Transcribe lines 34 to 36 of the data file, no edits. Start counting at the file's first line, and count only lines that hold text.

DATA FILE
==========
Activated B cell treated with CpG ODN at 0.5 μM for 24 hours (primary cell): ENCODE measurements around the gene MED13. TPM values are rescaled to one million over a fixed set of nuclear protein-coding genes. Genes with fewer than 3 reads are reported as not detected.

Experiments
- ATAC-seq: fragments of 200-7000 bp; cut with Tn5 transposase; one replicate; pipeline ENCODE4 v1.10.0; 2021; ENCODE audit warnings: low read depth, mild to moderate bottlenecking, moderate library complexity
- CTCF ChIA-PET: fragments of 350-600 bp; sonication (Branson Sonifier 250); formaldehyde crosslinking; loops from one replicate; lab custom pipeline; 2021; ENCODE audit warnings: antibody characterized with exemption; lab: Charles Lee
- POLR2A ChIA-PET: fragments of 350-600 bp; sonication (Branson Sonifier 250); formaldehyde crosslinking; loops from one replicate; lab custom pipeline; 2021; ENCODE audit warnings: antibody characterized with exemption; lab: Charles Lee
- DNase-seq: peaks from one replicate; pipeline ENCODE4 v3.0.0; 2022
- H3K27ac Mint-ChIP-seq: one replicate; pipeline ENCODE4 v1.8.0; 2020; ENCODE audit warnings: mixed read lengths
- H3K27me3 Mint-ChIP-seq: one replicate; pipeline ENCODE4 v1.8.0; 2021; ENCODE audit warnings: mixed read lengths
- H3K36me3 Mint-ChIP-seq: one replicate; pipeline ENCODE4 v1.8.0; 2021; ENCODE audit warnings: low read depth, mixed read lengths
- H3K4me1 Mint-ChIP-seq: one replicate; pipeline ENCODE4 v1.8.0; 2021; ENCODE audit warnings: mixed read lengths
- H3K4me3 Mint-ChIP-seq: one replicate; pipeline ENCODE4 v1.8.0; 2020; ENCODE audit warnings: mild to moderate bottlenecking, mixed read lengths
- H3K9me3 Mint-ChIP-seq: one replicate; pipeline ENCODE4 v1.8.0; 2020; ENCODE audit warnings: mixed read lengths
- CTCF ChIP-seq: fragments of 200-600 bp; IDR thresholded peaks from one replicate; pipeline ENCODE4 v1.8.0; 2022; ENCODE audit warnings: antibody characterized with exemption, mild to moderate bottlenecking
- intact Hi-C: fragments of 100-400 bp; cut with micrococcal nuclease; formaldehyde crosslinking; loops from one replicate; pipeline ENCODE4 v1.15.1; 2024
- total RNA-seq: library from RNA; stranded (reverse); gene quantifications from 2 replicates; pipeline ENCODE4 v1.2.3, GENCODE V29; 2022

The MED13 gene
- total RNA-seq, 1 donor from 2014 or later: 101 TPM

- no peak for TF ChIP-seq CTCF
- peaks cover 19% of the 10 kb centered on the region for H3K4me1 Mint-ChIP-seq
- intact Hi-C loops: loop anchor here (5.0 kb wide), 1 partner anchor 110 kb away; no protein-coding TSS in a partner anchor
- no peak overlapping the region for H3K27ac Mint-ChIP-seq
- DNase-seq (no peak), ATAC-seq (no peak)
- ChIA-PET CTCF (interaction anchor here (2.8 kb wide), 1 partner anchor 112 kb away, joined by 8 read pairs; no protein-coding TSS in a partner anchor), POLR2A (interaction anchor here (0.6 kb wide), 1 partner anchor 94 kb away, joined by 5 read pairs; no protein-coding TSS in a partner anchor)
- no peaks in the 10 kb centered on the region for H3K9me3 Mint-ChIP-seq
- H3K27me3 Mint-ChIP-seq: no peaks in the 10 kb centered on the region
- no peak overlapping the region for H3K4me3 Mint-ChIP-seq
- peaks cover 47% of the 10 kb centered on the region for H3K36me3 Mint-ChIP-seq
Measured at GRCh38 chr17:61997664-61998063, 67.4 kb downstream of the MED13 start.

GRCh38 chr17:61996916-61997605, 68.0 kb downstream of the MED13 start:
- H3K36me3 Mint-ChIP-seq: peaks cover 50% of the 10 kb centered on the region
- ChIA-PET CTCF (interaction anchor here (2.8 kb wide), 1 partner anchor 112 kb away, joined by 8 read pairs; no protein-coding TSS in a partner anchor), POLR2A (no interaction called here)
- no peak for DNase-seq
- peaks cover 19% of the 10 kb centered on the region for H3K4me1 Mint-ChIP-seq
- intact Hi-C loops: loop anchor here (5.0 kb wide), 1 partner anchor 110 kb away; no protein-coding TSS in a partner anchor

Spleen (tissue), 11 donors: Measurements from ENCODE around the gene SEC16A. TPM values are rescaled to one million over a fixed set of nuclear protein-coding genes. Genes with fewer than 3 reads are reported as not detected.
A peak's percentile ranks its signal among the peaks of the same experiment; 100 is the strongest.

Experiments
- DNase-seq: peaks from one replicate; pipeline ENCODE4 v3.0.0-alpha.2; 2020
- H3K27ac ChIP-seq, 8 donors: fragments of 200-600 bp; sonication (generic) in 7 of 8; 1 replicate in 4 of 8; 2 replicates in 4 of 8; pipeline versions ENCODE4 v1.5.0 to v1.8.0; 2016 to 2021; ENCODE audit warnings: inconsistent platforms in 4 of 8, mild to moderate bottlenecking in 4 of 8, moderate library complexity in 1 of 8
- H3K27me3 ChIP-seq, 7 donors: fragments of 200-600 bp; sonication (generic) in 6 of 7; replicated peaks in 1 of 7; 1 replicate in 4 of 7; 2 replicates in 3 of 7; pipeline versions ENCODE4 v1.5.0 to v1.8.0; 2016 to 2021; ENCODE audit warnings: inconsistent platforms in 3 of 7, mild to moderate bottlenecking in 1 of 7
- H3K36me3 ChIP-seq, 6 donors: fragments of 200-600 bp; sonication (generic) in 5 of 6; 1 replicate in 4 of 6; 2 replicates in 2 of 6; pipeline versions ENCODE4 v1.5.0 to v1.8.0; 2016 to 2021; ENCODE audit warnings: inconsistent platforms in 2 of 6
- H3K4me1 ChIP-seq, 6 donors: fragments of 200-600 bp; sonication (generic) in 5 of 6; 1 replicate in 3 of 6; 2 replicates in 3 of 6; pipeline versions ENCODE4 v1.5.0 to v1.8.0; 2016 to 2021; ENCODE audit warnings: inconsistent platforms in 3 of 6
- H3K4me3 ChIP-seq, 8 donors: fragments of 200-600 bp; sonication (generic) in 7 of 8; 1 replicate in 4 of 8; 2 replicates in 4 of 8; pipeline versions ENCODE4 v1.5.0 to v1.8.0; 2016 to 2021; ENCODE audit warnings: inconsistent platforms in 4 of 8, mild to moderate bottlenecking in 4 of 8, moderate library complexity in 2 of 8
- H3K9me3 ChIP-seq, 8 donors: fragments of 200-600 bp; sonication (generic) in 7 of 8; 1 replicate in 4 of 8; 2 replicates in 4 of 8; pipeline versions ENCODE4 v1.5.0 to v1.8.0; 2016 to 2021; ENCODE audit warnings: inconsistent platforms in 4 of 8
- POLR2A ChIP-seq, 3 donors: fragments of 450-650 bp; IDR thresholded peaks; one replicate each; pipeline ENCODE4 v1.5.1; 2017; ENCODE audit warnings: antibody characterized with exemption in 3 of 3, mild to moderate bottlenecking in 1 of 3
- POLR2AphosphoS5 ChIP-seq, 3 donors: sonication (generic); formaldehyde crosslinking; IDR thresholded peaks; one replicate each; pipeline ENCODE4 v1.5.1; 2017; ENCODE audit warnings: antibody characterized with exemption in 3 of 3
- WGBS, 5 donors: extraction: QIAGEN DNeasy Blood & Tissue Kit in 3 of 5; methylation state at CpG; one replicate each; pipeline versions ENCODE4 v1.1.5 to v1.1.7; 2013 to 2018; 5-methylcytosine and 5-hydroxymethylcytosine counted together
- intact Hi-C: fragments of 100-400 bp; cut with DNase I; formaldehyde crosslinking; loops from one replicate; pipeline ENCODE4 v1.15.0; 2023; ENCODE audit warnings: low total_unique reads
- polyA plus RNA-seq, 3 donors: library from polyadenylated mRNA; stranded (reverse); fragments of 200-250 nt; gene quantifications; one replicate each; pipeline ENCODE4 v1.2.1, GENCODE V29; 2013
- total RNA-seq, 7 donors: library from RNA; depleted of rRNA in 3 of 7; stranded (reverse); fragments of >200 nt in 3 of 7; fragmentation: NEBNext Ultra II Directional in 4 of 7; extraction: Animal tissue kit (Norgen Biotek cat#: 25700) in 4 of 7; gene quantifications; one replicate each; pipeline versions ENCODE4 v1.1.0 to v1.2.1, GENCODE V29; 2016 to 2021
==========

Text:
- intact Hi-C loops: loop anchor here (5.0 kb wide), 1 partner anchor 110 kb away; no protein-coding TSS in a partner anchor

Spleen (tissue), 11 donors: Measurements from ENCODE around the gene SEC16A. TPM values are rescaled to one million over a fixed set of nuclear protein-coding genes. Genes with fewer than 3 reads are reported as not detected.
A peak's percentile ranks its signal among the peaks of the same experiment; 100 is the strongest.